The bus ride back to Rockbrook was a chance to talk about the dance, to process what happened paying particular attention to who danced with whom, who said what to whom, and how they enjoyed the dance overall.  One senior girl said she had “a great time,” and another told me she “loves the Camp Carolina dances.” So the reviews for the girls are positive! It was another great night out dancing.

Teenage Girls Camp Dance

Marvelous Events

Summer Camp Party Costumes

As we’ve arrived at the last day of our session, it’s time for everyone at camp to gather for several special all-camp events. Some have been in the works for weeks, like the fantastic Banquet presented by the CA (9th grade) campers. Kept hidden since the very first day of the session, the Banquet’s theme defines all aspects of the event: the colorful, painted posters lining every inch of wall space in the dining hall, decorations hung from the rafters, costumes for skit performances, special food and music. The Banquet is really an elaborate, highly decorated, over-the-top, party that’s so much fun everyone really looks forward to it.

The theme for this session’s Banquet was “The Great American Road Trip.” It featured characters dressed like tourists as they traveled to different cities and attractions across America. They stopped in New York City to see the Statue of Liberty, New Orleans for Mardi Gras, and Los Angeles to see a music video being filmed. The posters decorating the dining hall walls showed all these places plus other American landmarks like Chicago, Niagara Falls, Mount Rushmore, Las Vegas, and even the Pisgah National Forest. The posters were outstanding… some of the most well-drawn, with colorful details, I can remember. The biggest surprise, however, came when the campers realized that all of the tables and chairs in the dining hall had been removed, and they would be sitting around checkered tablecloths on the floor for a picnic! Each picnic tablecloth included a basket of assorted candy along with the platters of chicken fingers, french fries, small canned drinks, and fruit kabobs. The whole banquet was marvelous, and easily one we’ll all remember.

Peter Pan Acting Camp Kids

The entire camp, campers, staff members and a few lucky parents, all were thrilled today to watch our camp musical, Peter Pan. This is the familiar story based on the Disney film where Peter Pan whisks away three children to Never Land where they encounter Tinkerbell and other fairies, the Lost Boys, Indians and Captain Hook. Using all homemade costumes and simple scenery, the girls put on an excellent show singing songs like “You Can Fly” and “Yo Ho, A Pirate’s Life for Me.” Marvelous is a great way to describe this event too. I’m certain everyone who saw the show would agree.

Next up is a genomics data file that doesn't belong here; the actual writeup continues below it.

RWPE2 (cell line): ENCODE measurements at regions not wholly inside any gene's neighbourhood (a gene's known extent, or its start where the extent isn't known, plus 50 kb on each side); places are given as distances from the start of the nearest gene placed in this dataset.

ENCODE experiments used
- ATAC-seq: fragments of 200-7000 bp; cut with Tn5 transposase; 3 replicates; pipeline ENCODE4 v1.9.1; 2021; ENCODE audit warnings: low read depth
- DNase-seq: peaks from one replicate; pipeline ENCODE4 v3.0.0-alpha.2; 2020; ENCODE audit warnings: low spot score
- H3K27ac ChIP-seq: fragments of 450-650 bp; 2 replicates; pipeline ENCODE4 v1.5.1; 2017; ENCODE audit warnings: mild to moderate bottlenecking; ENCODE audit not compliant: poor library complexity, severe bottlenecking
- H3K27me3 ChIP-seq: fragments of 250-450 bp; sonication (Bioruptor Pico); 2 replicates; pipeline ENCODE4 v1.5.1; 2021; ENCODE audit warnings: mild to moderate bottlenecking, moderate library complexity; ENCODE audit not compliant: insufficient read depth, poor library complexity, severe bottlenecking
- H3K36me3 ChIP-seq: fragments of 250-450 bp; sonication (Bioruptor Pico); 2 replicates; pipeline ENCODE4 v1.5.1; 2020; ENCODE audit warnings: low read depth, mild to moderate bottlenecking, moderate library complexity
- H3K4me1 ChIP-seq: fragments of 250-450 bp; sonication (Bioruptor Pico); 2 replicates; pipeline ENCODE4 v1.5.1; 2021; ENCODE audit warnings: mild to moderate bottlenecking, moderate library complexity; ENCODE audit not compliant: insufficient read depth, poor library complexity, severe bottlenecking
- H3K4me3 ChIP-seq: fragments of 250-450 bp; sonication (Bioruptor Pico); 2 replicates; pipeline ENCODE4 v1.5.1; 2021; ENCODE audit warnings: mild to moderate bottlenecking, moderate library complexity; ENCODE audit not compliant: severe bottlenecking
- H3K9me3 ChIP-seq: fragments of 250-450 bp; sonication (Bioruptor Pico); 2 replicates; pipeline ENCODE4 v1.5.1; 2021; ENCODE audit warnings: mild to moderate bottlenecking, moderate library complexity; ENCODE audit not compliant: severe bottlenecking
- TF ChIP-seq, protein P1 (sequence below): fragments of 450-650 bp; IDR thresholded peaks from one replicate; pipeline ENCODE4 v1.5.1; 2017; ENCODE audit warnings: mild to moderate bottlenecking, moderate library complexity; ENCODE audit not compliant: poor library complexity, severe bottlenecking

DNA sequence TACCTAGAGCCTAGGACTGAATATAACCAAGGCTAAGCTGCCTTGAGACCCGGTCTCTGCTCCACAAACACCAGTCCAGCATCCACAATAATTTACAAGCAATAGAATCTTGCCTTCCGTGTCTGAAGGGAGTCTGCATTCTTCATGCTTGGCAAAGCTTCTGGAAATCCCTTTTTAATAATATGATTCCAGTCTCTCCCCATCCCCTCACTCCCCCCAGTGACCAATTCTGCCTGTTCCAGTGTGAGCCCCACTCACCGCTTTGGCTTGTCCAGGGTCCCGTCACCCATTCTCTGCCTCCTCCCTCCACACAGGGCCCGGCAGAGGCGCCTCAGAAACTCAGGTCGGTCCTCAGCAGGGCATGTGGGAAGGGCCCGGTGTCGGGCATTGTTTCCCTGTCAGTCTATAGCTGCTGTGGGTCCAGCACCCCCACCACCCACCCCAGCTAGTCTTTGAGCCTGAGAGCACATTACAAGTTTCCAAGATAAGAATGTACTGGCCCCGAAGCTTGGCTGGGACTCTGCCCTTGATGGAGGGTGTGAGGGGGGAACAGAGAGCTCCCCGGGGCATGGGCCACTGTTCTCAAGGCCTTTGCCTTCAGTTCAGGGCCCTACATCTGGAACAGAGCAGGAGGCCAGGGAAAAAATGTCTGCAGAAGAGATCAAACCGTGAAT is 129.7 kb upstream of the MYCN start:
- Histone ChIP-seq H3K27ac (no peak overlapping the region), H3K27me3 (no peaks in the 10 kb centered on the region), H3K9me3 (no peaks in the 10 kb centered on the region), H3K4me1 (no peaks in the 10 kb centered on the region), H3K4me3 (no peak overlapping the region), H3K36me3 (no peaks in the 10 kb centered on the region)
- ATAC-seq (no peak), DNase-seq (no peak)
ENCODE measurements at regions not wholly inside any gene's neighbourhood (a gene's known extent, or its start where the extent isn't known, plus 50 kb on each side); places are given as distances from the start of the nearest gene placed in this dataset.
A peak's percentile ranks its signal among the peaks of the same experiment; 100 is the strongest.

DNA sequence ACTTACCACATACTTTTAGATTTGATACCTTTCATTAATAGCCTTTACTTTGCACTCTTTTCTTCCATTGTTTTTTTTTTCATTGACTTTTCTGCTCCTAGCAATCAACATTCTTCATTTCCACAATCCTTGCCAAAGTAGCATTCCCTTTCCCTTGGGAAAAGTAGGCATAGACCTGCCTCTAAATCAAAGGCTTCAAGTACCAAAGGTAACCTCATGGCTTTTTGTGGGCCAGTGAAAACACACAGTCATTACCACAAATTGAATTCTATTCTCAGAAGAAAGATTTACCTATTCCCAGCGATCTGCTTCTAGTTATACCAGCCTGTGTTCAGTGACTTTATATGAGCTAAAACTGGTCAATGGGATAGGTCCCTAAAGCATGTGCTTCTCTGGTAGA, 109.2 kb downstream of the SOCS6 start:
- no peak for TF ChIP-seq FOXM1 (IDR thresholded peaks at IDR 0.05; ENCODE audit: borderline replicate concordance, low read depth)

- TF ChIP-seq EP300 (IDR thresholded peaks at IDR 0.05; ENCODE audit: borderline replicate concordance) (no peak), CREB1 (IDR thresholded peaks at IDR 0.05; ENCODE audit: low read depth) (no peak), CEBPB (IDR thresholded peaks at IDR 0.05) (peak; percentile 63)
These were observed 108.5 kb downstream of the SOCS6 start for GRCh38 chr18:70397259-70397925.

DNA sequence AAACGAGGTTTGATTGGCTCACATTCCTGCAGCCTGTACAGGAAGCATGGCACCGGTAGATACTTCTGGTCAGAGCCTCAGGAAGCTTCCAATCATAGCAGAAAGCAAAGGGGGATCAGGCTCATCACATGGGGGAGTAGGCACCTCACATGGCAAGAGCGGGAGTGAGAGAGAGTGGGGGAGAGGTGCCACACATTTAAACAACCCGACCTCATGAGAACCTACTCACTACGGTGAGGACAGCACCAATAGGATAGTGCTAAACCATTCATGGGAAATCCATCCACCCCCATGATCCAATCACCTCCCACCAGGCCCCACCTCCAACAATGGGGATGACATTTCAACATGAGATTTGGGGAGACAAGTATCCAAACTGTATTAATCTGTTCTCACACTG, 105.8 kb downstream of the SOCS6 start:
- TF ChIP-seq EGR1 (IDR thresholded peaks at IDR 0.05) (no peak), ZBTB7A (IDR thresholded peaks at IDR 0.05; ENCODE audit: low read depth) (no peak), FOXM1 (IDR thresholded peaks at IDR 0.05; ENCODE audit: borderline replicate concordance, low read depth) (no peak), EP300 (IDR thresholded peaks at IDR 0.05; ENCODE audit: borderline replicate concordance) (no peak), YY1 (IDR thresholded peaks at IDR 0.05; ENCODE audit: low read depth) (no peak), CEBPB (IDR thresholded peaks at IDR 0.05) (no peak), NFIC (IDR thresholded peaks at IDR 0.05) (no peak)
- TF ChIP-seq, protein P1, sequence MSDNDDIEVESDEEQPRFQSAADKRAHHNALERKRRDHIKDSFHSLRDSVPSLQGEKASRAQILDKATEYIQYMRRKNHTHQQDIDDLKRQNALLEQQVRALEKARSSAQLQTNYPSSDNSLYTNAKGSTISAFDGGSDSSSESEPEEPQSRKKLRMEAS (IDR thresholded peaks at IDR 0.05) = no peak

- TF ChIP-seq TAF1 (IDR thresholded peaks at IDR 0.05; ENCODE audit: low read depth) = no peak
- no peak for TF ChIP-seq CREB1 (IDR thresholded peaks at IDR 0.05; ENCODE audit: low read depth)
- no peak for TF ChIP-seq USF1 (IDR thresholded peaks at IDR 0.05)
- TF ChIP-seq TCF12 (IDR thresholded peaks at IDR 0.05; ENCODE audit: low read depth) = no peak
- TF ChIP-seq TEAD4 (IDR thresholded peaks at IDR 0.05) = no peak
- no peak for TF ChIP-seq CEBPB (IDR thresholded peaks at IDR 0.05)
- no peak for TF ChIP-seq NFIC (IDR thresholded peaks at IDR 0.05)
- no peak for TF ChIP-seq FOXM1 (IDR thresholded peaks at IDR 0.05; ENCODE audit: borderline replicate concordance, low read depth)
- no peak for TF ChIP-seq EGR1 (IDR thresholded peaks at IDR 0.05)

Campfire Camp Program

We closed the day with a campfire, our traditional “Spirit Fire.” As the sun dropped behind the huge poplar trees across the lake, the whole camp dressed in their “whities” (camp uniform) and gathered around the fire ring near Vesper Rock. For the next 40 minutes or so, the fire blazed, the crickets chirped and many voices sang traditional Rockbrook Camp songs like “How Did We Come to Meet Pal,” and “In the Heart of a Wooded Mountain.” We heard first-year campers stand and describe how they’ve settled in at camp, and also from returning campers about what Rockbrook means to them after so many years. Sarah spoke about friendship and the special sort of friends you make at camp. She described them as “Chocolate Chip Cookie Friends” because they make you feel that good. Arm in arm, huddled together as they sang and listened, the scene was emotional and beautiful, marvelous in so many ways. We closed the campfire as Rockbrook girls have for generations, with a candlelight procession forming a line around our lake. Each girl, with a small white candle lit from the Spirit Fire, stood facing the lake softly singing, absorbing the warm feelings of affection reflecting all around.

Girl Camp Kids
Final Campfire Lake Procession

Inspirational Fun

Summer Camp Showers

The other day, I overheard a couple of campers claiming the strangest thing. “I used Wonder Woman! and I used Beyoncé,” they said. Apparently there are girls also using Michelle Obama, Joan of Arc, Pocahontas, and the Queen of England.  “How?” you ask? Well, these are the names of our showers this year.  On all three lines, the counselors have chosen to name each shower for a strong, powerful woman. You can see the Middler line showers in this photo. Mostly this is just for fun, but also I suspect, as is true for a lot of the fun at camp, there’s inspiration and imagination to be found as well. Playful ideas like this make even something ordinary— like a shower stall —so much better.